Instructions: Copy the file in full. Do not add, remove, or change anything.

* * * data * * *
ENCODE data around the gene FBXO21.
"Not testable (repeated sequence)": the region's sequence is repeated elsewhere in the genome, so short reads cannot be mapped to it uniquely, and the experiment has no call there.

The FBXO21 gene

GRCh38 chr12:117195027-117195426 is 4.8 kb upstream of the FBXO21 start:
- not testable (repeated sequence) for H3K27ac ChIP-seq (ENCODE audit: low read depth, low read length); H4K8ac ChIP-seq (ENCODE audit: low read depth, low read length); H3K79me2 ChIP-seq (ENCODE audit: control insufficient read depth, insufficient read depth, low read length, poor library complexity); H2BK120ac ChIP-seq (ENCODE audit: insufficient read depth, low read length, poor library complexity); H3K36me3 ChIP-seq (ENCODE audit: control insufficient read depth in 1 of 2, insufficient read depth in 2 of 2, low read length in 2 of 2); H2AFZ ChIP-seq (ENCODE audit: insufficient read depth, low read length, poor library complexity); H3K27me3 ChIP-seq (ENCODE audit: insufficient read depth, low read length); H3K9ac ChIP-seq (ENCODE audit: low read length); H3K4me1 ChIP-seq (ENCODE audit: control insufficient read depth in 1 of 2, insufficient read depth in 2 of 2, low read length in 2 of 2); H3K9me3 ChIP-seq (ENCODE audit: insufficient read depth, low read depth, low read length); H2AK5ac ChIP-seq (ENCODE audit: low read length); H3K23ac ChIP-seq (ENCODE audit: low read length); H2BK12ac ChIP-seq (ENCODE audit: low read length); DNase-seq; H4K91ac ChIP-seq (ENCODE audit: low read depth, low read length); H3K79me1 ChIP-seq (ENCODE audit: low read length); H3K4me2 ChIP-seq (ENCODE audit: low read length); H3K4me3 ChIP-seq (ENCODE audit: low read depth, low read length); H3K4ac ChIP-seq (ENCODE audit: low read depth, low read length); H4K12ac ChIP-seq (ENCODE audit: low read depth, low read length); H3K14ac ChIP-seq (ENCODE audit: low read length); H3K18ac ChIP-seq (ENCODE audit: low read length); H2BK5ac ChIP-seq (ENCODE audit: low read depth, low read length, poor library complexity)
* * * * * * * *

ENCODE data around the gene FBXO21.
"Not testable (repeated sequence)": the region's sequence is repeated elsewhere in the genome, so short reads cannot be mapped to it uniquely, and the experiment has no call there.

The FBXO21 gene

GRCh38 chr12:117195027-117195426 is 4.8 kb upstream of the FBXO21 start:
- not testable (repeated sequence) for H3K27ac ChIP-seq (ENCODE audit: low read depth, low read length); H4K8ac ChIP-seq (ENCODE audit: low read depth, low read length); H3K79me2 ChIP-seq (ENCODE audit: control insufficient read depth, insufficient read depth, low read length, poor library complexity); H2BK120ac ChIP-seq (ENCODE audit: insufficient read depth, low read length, poor library complexity); H3K36me3 ChIP-seq (ENCODE audit: control insufficient read depth in 1 of 2, insufficient read depth in 2 of 2, low read length in 2 of 2); H2AFZ ChIP-seq (ENCODE audit: insufficient read depth, low read length, poor library complexity); H3K27me3 ChIP-seq (ENCODE audit: insufficient read depth, low read length); H3K9ac ChIP-seq (ENCODE audit: low read length); H3K4me1 ChIP-seq (ENCODE audit: control insufficient read depth in 1 of 2, insufficient read depth in 2 of 2, low read length in 2 of 2); H3K9me3 ChIP-seq (ENCODE audit: insufficient read depth, low read depth, low read length); H2AK5ac ChIP-seq (ENCODE audit: low read length); H3K23ac ChIP-seq (ENCODE audit: low read length); H2BK12ac ChIP-seq (ENCODE audit: low read length); DNase-seq; H4K91ac ChIP-seq (ENCODE audit: low read depth, low read length); H3K79me1 ChIP-seq (ENCODE audit: low read length); H3K4me2 ChIP-seq (ENCODE audit: low read length); H3K4me3 ChIP-seq (ENCODE audit: low read depth, low read length); H3K4ac ChIP-seq (ENCODE audit: low read depth, low read length); H4K12ac ChIP-seq (ENCODE audit: low read depth, low read length); H3K14ac ChIP-seq (ENCODE audit: low read length); H3K18ac ChIP-seq (ENCODE audit: low read length); H2BK5ac ChIP-seq (ENCODE audit: low read depth, low read length, poor library complexity)